Certainly the holiday season would not be complete without a little music. For more than a decade the traditional Christmas carols have had some competition from a composer named Phil Kline, whose music is played on the streets of New York and in four other cities. On various nights, hundreds of people carry boombox tape players, each playing part of his Christmas music. Phil Kline discussed his music recently, which he calls “Unsilent Night”.
KLINE: “A friend of mine said, ‘wouldn’t it be great to go Christmas caroling,’ and I thought to myself, umm, yeah. And then another friend of mine, totally different conversation, said, ‘you know, I always wanted to have a Casio marching band, we could walk around and play.’ And then I suddenly thought, 'my boomboxes, marching band and Christmas caroling!' and it all just clicked!
I thought, this would be great, I’ll write the piece, we can carry them out in the street. And I invited like two dozen friends, I had two dozen boomboxes, and we did this, we did Unsilent Night in 1992. And it just sounded beautiful.
There are four basic parts. So everybody gets one of those four basic parts. It’s like a strand of the texture. If you’re in a choir, you know there’s a soprano part, an alto part, and a bass part. This is sort of like what I do. One guy gets the alto part, one guy gets the soprano part, and some lady gets the tenor part, so to speak!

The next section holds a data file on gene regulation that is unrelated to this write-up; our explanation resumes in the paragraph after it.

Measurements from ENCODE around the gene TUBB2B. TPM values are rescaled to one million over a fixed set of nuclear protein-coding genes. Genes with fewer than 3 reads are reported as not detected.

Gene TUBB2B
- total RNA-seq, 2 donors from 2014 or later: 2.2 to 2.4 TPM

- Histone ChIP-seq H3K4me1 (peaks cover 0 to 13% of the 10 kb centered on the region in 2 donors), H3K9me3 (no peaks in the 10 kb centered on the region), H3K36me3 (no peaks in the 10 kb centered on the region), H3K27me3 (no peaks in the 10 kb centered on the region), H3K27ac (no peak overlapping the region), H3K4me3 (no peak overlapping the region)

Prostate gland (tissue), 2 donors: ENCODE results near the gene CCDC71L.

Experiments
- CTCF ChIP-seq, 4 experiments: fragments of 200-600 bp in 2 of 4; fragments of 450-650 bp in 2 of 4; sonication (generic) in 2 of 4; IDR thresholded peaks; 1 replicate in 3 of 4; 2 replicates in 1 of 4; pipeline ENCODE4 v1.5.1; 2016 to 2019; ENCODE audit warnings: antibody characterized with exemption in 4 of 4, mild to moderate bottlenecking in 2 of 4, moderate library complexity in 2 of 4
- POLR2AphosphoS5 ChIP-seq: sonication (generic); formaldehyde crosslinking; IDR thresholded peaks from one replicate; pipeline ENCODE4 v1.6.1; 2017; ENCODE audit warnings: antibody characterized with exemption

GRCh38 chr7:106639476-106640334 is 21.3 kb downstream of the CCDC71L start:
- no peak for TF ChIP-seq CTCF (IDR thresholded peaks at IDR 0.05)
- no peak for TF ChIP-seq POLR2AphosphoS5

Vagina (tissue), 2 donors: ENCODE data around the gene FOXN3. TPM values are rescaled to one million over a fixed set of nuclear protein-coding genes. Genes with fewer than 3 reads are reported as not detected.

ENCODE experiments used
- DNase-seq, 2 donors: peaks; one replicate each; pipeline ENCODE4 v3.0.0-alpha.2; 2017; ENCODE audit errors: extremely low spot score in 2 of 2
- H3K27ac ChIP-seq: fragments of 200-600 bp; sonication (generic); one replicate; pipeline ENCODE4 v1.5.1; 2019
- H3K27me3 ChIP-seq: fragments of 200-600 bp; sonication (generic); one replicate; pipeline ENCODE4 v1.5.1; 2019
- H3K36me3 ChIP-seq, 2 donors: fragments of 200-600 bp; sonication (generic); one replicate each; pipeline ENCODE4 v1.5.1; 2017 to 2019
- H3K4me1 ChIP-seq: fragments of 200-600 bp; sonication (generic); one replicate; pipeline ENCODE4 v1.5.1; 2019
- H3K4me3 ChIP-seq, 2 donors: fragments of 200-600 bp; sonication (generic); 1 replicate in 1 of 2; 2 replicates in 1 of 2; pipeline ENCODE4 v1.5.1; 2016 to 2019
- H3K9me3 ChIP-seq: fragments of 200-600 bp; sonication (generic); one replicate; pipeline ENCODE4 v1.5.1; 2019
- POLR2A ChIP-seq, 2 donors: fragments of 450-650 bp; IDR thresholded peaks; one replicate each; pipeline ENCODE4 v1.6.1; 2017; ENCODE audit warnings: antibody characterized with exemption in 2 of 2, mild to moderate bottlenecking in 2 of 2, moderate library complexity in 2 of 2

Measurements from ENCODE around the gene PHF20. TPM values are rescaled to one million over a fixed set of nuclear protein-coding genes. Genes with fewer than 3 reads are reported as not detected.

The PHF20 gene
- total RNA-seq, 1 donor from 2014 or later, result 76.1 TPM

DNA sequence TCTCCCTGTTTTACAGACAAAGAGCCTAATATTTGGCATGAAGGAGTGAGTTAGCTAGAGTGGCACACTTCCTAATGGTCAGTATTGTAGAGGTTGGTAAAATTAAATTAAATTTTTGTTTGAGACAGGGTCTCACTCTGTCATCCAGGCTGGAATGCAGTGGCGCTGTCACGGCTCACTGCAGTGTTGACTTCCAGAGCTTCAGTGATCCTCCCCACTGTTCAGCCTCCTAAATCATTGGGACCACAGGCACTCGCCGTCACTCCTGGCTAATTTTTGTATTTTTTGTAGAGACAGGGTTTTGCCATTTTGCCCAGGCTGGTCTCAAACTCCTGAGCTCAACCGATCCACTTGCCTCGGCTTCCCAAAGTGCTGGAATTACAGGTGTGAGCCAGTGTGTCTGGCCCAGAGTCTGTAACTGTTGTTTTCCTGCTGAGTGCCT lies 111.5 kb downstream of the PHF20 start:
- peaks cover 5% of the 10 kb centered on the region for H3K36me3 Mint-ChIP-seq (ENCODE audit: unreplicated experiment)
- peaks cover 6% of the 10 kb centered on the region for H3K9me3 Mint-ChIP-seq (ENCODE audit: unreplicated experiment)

I think I was thinking about Christmas on several levels at once, but mostly the idea that at Christmastime, people really need a little comfort, they need something that isn’t begging them to buy something. It’s kind of an anti-hype event, that’s the funny thing about it. This is a free piece, I never charge admission for it, and we just go out there and do it, without asking anybody, it’s by the grapevine, it’s very much a grassroots kind of thing.
And like I said, this year it’s going to be done in five cities: San Diego, Vancouver, Tallahassee, Philadelphia, and New York this year, and it looks like next year Atlanta, and whatever, a number of other cities.
I’ve always found this piece, I don’t know, bittersweet, I don’t know what the right word is, but it’s about control and then letting go. I write the darn thing and I work very hard on getting it together, and then everybody starts walking and it just goes.
It’s like a big bejeweled cloud of music that’s just swirling in every direction. I guess it sounds a little bit like snow.”